"I’m not sure if he was lazy or he was hurt," former San Antonio and current Portland hitting coach Orv Franchuck said. "I think he was hurt. His whole day had to be more structured for me. Some days he’d get to the park early and did his little routine, and some days he wouldn’t get there till five minutes before stretch. Priorities weren’t real good. Again, when you’re hurt, all that stuff is affected by that.
"I can’t give you a real good evaluation other than when he takes batting practice he can put on a show. The way the ball comes of his bat is real special. He runs good enough, he throws good enough; he’s got all the tools.
If anyone had said that Kulbacki would have failed to hit a home run and net just six extra base hits in 134 at-bats, however, many would have laughed at the suggestion. This is how it played out, as the outfielder batted .201 in San Antonio with just 11 RBI in 36 games. He struck out 23 times compared to nine walks for a .257 on-base percentage. The only thing he did do well was hit .283 with runners in scoring position for the Missions.
“I think there was something still in there, he probably wasn’t 100 percent,” Fuson said. “We really didn’t get him that many at-bats and we lost a whole year of development. This fall we still weren’t able to get him going with his hamstring, you know it was detached from the bone when he injured it in San Antonio.”
“It has been a long process,” Kulbacki said. “I rested for a while and then had a setback. An MRI confirmed it was torn and it has been nothing but rest and rehab since.”
When healthy, the California League postseason All-Star in 2008 has immense power potential from a line drive swing. The ball simply sounds different coming off his bat, as he puts the barrel of the stick to the ball to make consistent hard contact. Because of his approach, the ball is hit with backspin and travels farther. He also has the ability to create loft to send balls flying out of any part of the park.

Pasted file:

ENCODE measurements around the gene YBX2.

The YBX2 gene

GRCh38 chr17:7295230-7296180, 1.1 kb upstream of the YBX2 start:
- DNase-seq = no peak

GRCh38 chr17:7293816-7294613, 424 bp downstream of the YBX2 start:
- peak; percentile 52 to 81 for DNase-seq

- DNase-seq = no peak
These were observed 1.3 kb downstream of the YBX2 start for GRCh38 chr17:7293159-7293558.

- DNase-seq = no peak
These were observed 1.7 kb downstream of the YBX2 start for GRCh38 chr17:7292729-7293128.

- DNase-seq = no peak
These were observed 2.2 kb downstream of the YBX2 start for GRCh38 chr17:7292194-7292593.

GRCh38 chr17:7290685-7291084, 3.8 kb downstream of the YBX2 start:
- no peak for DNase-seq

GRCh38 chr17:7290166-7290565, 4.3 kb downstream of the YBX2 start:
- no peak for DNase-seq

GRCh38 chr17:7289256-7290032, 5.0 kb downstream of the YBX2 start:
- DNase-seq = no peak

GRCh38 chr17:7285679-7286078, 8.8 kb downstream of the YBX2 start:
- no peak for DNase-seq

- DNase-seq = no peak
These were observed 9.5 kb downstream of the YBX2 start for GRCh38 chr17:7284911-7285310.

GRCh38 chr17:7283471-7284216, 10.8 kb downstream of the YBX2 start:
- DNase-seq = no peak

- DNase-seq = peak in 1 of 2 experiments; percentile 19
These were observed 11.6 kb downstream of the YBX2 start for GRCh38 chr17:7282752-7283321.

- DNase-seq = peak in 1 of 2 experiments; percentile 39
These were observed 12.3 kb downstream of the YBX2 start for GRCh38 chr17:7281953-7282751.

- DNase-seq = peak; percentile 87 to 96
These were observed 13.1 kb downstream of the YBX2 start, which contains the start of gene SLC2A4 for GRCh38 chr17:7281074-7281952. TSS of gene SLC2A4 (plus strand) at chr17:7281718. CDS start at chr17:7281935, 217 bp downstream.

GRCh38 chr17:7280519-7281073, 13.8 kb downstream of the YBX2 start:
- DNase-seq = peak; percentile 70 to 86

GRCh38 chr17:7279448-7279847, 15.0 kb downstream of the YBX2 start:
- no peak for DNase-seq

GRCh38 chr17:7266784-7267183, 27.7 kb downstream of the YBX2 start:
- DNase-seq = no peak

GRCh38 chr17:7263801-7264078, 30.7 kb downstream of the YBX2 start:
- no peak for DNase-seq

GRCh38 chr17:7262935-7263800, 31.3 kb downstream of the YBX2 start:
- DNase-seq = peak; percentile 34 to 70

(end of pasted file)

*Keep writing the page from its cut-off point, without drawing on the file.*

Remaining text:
Kulbacki uses all parts of the field as his playground. Where he seemed to miss good fastballs on the inner half in his first year, Kulbacki was able to stay inside the ball in year two and hammer those pitches to right field. He also goes with the pitches thrown on the outside corner.
An excellent batting eye allows him to let balls travel deep, aiding in pitch recognition. His hands are in a relaxed state and close to his head, giving him a compact stroke that can reach any ball.
Defensively, Kulbacki struggled early in the year with bad routes and a slow first-step. He improved through the year in his reads and the improvement coincided with his offensive production going up. He has a solid arm that can make all the throws and is accurate as well.
Conclusion: Kulbacki must overcome the slow starts that have plagued his career to date. Three years in a row is a pattern. While he has been able to get on a roll in the second half, he can’t believe that will happen every year and a fast start will be critical to his prospect status, especially as more outfielders begin to nip at his heels. A healthy season would also be a welcome sight, as Kulbacki has been injured in each of the past two seasons and needs to put together a full year of at-bats to gain experience and further refine his game. He has the tools and the moxie but must perform. There are fewer mulligans available these days. A poor showing in 2010 could drop him significantly in prospect status.